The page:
Staff and management at the French carrier have been locked in a dispute over pay since February.
Unions say workers deserve to benefit from years of belt-tightening that have returned the carrier to operating profitability, after seeing their wages effectively frozen since 2011.
Management says it cannot afford their demands of a 5.1 percent increase this year, saying it would undo the benefits of the restructuring efforts.
It is offering an increase of two percent for 2018, with another five percent staggered between 2019 and 2021.
Janaillac said he would circumvent the unions to put the proposals directly to staff in an online ballot.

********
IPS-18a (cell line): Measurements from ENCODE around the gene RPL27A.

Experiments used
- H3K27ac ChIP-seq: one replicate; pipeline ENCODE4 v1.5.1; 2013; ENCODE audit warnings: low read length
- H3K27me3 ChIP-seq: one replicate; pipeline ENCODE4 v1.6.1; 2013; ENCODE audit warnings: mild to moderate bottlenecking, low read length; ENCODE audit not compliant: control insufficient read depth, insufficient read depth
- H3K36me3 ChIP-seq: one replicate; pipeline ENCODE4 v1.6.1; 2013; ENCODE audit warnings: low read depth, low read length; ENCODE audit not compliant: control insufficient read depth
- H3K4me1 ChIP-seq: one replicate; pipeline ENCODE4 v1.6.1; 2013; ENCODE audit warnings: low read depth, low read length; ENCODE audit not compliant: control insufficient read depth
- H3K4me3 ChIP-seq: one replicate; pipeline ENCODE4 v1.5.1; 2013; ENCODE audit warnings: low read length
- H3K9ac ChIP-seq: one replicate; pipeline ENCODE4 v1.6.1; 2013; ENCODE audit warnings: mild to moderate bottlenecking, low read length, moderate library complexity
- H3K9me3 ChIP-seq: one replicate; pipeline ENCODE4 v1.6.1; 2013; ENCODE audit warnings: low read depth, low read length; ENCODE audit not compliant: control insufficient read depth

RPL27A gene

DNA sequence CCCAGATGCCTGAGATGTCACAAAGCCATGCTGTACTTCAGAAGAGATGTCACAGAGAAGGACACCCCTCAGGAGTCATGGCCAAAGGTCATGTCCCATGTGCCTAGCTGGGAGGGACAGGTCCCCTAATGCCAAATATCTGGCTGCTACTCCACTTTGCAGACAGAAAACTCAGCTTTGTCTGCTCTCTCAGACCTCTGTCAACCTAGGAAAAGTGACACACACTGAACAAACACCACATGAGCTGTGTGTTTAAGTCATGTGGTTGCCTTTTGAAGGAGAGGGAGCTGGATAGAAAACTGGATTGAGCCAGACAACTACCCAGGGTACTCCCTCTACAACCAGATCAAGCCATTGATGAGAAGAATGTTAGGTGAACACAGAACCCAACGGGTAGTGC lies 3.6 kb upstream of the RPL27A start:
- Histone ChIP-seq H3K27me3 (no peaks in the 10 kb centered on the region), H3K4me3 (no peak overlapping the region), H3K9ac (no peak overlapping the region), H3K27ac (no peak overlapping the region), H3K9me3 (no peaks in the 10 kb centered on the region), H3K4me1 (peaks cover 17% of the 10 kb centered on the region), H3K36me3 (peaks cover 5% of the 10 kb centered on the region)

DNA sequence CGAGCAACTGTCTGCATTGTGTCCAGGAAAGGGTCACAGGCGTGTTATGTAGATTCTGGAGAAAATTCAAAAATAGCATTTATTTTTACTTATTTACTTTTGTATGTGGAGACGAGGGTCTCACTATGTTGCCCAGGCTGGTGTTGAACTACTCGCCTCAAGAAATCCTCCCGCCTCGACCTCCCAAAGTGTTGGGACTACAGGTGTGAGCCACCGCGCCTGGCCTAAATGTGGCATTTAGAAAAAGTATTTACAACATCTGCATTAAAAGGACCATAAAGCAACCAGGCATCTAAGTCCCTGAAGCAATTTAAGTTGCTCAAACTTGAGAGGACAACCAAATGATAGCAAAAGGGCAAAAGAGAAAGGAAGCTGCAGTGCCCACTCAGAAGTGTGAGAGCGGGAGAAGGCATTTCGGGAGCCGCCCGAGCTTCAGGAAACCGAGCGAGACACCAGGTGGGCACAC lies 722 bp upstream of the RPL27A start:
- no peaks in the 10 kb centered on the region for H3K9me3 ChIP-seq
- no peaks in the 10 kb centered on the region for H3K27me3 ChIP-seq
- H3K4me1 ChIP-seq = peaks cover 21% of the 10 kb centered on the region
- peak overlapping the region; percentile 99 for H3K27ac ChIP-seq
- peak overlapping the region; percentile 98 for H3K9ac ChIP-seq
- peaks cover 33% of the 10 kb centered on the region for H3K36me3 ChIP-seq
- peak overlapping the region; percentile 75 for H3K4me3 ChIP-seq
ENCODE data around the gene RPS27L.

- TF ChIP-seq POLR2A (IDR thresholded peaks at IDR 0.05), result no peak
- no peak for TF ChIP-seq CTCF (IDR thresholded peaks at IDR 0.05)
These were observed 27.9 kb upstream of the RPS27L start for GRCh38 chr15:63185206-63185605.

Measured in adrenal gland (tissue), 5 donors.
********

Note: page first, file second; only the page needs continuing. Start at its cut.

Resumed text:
“I will assume all the consequences of the result of this consultation,” he said.
“My future is nothing compared to what is at stake for the future of Air France.”
The strikes have chiefly affected short-haul flights.
The airline says the dispute has set it back by 220 million euros ($272 million).